Manual processes can also be detrimental to operational efficiency as, without proper measurements in place, it is virtually impossible to accurately plan for how many and what size vehicles are needed to move packages from parcel locations to hubs. In addition, with the huge increase in parcels and cartons shipped, carriers realize that they are exceeding their space constraints first before exceeding weight constraints.  As today it iscostlier to buy or rent warehouse space, companies are forced to maximize their current space.

This is where automatic dimensioning comes in.

Today, there are solutions available on the market that deploy 3D depth-sensing technology to measure the three dimensions of parcels of any shape and size instantly and with extreme precision. Some of these solutions are so advanced, that they can calculate the overall dimensions of a package in less than a second and to within 5 mm (0.2 in) accuracy.

One of the clear benefits of such auto-dimensioning technology is that, with the correct length, width and height information on hand, shippers and warehouses are able to pay carriers and charge customers the correct amount. It also helps reduce the time and costs carriers incur when having to retroactively charge shippers for incorrect measurements. This avoids revenue losses, while strengthening the relationship between shippers, carriers and customers.

Automatic dimensioning can also have a significant impact on productivity. With immediate measurement calculations, around 15 seconds per package can be saved, which can greatly increase the overall worker productivity at a distribution center. Potentially, a shipping company could save enough time to handle 5,700 more parcels over 24 hours.

These dimensioning solutions, when used in warehouses,parcel shops and shipping drop points, can result in higher customer satisfaction for shoppers. Queue times can be shortened as the store clerk or shopper doesn’t have to spend extra time manually measuring a parcel. As an added benefit, the automatic dimensioning system can capture an image of the parcel before it is shipped in order to verify the condition in case of a damage claim.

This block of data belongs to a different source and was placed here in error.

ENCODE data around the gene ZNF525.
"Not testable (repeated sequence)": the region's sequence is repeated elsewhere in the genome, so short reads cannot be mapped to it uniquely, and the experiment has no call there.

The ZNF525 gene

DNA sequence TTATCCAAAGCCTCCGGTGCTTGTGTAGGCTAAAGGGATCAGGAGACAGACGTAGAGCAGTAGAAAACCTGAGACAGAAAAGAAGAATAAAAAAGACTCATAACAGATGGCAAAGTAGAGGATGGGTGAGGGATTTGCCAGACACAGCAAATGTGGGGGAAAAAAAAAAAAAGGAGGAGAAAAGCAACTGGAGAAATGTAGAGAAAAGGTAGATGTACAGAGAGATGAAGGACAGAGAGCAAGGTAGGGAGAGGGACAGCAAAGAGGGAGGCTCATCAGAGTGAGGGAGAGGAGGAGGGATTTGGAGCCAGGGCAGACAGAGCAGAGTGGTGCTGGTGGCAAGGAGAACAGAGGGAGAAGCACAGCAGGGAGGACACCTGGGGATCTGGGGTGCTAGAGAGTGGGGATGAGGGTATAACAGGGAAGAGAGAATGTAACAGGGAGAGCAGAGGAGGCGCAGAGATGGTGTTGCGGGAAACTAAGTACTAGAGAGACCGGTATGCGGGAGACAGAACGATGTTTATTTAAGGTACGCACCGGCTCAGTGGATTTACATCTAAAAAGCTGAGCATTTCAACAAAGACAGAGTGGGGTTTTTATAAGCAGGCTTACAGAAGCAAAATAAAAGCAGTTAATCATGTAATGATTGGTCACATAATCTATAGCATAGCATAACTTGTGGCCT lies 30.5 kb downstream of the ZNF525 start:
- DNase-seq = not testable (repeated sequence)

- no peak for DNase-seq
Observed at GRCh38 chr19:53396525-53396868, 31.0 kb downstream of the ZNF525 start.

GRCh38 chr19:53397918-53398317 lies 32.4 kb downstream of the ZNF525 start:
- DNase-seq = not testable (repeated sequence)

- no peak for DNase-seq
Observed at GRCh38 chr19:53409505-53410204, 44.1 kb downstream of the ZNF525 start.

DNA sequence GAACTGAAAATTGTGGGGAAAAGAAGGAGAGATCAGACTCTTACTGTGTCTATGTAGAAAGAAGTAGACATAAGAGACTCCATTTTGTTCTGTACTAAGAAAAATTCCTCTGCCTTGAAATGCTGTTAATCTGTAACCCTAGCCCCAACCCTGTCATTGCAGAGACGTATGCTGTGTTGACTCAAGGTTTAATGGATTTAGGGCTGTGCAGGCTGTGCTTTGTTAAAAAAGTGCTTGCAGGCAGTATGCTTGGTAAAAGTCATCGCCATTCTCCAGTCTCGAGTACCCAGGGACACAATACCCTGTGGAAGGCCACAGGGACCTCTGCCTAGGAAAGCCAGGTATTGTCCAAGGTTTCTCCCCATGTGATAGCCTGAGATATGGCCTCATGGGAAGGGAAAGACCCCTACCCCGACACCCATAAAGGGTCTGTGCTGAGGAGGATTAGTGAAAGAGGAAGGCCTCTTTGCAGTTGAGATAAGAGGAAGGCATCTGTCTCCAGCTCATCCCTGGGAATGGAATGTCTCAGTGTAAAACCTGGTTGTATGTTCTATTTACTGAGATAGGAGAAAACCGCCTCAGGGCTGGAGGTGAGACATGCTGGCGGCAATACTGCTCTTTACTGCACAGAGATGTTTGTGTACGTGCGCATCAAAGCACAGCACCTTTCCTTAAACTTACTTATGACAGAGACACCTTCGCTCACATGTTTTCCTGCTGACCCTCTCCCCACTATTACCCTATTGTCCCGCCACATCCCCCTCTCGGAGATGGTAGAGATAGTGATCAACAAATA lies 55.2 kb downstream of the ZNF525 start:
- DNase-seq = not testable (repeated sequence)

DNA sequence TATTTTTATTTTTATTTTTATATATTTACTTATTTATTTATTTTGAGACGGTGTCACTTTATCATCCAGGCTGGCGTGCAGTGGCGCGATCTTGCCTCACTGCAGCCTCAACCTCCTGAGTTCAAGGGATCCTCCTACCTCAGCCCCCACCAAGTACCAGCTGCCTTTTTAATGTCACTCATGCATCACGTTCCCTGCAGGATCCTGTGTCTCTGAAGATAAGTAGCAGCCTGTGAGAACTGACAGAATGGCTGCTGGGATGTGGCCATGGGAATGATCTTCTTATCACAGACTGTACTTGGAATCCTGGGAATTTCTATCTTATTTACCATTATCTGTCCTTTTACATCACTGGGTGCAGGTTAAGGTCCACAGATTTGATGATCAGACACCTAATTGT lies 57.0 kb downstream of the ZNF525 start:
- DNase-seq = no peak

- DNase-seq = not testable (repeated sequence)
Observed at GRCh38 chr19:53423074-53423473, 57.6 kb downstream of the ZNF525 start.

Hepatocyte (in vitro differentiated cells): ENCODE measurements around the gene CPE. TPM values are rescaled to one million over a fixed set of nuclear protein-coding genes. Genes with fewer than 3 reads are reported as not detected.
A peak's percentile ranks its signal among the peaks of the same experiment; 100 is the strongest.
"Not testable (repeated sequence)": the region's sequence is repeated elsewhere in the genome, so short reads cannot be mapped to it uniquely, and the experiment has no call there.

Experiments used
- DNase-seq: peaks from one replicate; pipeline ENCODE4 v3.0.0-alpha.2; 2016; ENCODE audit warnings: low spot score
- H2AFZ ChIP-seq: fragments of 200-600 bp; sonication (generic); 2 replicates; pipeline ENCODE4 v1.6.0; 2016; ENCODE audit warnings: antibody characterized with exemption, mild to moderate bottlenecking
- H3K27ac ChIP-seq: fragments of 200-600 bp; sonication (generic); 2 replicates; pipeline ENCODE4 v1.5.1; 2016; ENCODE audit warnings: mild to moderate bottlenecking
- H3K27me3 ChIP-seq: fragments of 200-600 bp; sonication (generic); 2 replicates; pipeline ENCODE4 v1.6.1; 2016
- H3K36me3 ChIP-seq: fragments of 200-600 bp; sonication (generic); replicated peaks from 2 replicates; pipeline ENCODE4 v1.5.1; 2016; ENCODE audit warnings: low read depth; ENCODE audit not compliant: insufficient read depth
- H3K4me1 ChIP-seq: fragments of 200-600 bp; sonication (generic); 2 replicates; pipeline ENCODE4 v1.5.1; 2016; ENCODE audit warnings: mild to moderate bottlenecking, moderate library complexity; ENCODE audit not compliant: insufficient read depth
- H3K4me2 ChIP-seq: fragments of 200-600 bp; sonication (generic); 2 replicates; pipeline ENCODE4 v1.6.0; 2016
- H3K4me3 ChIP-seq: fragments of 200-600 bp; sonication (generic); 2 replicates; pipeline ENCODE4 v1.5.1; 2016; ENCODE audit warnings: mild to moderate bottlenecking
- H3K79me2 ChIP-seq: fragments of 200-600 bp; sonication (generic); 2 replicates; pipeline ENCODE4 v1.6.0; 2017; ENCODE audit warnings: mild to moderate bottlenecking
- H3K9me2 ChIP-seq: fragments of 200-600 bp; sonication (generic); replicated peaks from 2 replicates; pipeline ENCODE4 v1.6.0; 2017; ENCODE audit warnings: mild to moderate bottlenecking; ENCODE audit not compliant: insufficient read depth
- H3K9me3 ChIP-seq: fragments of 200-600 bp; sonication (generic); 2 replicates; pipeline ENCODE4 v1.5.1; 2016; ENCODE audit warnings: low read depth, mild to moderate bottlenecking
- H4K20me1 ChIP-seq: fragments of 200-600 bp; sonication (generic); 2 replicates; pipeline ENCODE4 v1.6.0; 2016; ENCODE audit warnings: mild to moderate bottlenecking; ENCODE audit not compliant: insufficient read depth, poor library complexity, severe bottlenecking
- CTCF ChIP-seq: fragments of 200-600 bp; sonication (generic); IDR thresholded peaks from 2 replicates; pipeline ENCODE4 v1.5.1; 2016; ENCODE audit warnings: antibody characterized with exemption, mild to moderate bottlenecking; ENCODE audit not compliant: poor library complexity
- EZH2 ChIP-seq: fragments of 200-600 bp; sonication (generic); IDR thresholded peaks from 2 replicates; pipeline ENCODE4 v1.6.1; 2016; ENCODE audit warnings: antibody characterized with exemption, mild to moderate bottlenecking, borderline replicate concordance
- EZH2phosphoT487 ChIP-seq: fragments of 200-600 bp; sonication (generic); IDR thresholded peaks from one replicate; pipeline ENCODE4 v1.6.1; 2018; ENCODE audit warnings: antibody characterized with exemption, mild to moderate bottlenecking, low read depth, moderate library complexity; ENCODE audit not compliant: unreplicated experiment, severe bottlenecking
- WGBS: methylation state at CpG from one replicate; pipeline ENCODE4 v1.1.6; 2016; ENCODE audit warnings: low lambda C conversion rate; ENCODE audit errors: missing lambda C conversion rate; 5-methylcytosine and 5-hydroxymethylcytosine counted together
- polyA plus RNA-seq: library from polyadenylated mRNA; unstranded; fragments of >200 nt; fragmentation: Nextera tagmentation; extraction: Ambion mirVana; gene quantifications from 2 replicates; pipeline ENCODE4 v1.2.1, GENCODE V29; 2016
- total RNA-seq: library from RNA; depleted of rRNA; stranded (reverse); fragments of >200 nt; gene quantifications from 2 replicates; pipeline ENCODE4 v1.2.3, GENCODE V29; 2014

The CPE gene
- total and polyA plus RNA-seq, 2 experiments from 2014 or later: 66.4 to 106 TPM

Finally, with automatically-calculated parcel dimensions on hand, shippers and warehouses can accurately estimate the correct number of vehicles and space per vehicle that is needed to transport packages from drop off locations to hubs. This improves the distribution center’s overall efficiency, helps to cut costs and reduces the environmental impact of inefficient shipments.

These are just some examples of how automatic dimensioning can transform the parcel shipping industry and have a positive impact in distribution centers and warehouses. With e-commerce continuing to grow [4], it is clear that this technology is here to stay. Expected to grow at a compound annual growth rate (CAGR) of 15 percent, automatic dimensioning is already one of the key drivers behind higher levels of productivity and accuracy across the entire supply chain.

By Justine Clark, Transportation & Logistics Marketing Manager, Europe, Honeywell Safety and Productivity Solutions. Source GCCA News.